“Soft despotism is a term coined by Alexis de Tocqueville describing the state into which a country overrun by "a network of small complicated rules" might degrade. Soft despotism is different from despotism (also called 'hard despotism') in the sense that it is not obvious to the people."

Saturday, January 15, 2011

The Fugitive

Marshals nab fugitive after 30 years on lam

By the CNN Wire Staff
January 15, 2011 2:49 a.m. EST

(CNN) -- Federal authorities say they have arrested a fugitive in rural Florida who was on the lam for 30 years after faking a heart attack to escape from prison.
A handwritten document buried in a file led cold case investigators to Ian Jackson MacDonald, 71, the U.S. Marshals Service said in a statement. They arrested him Tuesday in Homosassa, Florida.
"I was told that he just let out a big sigh and said, 'Yeah, you're right -- you got me,'" U.S. Marshals senior Inspector Barry Golden told CNN affiliate CBC News.
Authorities allege that MacDonald, who went by the nickname "Big Mac," faked a heart attack while he was in a federal prison in South Miami-Dade County in 1980. He later escaped from a hospital, the U.S. Marshals said.
MacDonald had been awaiting extradition on a Canadian warrant to face outstanding charges for allegedly smuggling 500 pounds of marijuana.
After less than a day in the hospital, he persuaded a security guard to unshackle his legs so he could take a shower, the U.S. Marshals said in a statement.
"The security guard walked to the nurse's station, and when he returned, MacDonald was gone," the statement said.
People in Pennsylvania and West Virginia knew MacDonald by a different name -- Jack Hunter, CNN affiliate WTOV reported.
U.S. Marshals allege that MacDonald and his wife changed their names and moved to southwest Pennsylvania after he escaped from custody. He owned a store in nearby West Virginia, "19th Hole Used Appliances," WTOV said.
"It's really surprising that someone can live in your neighborhood for that long undetected," resident Jim Lyle told WTOV.
Investigators in Pennsylvania learned that MacDonald and his wife were living in a Florida mobile home they had purchased in 2009. Authorities there arrested him outside the home Tuesday.
"I have been looking over my shoulder all these years. I wondered when this day would come," MacDonald reportedly told investigators, the U.S. Marshals said.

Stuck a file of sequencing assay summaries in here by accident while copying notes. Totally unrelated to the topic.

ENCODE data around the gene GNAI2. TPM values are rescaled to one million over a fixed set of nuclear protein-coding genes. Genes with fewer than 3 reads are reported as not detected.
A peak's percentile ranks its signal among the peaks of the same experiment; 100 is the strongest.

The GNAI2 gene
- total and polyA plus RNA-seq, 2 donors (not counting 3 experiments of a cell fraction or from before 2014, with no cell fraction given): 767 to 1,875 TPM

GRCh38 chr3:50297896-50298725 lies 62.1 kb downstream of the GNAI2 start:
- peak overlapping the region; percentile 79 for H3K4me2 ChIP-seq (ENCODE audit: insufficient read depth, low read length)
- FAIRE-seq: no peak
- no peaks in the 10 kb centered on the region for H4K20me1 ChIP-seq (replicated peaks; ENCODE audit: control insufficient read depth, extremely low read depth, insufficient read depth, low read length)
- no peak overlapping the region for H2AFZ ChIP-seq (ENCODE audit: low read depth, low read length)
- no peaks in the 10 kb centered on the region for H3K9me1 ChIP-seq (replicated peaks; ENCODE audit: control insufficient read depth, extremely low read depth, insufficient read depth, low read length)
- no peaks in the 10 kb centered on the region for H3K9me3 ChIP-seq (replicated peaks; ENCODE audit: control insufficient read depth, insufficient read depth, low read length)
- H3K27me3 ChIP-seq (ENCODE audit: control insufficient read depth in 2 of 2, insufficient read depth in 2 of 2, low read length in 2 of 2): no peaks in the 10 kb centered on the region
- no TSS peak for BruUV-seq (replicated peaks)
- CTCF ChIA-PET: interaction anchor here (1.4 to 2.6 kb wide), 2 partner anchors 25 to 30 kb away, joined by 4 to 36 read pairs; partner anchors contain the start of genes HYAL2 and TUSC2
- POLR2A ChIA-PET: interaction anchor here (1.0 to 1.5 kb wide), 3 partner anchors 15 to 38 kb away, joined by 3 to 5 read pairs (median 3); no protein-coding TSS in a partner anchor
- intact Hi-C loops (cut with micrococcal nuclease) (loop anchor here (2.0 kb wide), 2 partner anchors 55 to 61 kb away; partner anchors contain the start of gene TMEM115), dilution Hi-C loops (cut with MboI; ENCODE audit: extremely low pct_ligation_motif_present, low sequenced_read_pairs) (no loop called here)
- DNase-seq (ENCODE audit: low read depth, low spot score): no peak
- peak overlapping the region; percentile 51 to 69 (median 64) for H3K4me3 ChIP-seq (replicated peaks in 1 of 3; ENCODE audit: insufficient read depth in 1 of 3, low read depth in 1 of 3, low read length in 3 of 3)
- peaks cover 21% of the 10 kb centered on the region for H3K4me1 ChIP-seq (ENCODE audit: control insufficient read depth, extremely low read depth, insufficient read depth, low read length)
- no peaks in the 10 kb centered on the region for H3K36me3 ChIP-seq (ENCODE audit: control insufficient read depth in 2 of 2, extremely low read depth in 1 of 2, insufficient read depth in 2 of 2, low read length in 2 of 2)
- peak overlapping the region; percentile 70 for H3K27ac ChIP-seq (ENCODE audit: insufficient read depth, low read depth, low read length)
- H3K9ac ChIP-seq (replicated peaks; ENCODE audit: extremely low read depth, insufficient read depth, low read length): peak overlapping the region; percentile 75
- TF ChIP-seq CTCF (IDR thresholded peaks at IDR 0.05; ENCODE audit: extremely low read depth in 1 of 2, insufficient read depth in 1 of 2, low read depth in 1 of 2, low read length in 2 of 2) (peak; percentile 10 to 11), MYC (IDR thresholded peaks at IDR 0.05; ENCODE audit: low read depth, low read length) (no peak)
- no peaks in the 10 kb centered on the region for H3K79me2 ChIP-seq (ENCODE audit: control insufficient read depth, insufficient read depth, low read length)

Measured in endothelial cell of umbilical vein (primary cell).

According to the U.S. Marshals, Canadian authorities said their arrest warrant for importation of marijuana was still active, and MacDonald could still face charges in Canada.


  1. I'll bet MacDonald is wishing and praying that they do not send him to Canada to face a trial for a thirty year old weed charge.

    Although the five hundred pounds may be a bit of a problem.

    Why do I think we will see and hear more of Jackson MacDonald?

  2. I bet his next shower he'll be wearing leg irons. :)

  3. Let's just hope he doesn't have a "real" heart attack. :)

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  6. quirk (I think) wrote:

    "Ash complains about the unions"

    and then mentioned Tenured professors...

    I wasn't really 'complaining' about unions but rather reflected upon their general stance, at least in my experience - they tend to protect the status quo. When I 'went to Hollywood' I was confronted with the powerful unions there. I was told that I would hate the union until I was in it and then I would love the union. It was a corrupt game to get in the union as well. I left and came back to Toronto and set up as an independent. I still have to deal with the unions and they still work hard to protect their members at the expense of those that aren't. Natural in a way but it simply tends to protect the status quo - if you are innovative and more productive (i.e. offer more for less) the unions get their knickers in a knot.

    Re - tenured professors - yeh, there is definitely a protection of the status quo there. On the one hand, in the 'temple of education' there is a lot of merit to be had from giving 'smart' folk a position for life and allowing them to follow their muse. The Universities in Canada are running into union problems. Ironically, like in Europe, where there was a big back lash against raising the retirement age there is a similar problem here in North America. The average Joe on the street looks at the later retirement issue as 'so what, the buggers gotta work a few years more before kicking back' whereas the new employ looks at it as the old buggers are going to be keeping that job to themselves for a few more years instead of the new guy moving in.

    In short, workers need a voice to argue for their rights. They need power to bargain. The union, though, also needs to compete for the workers - closed shops are....ummm...problematic.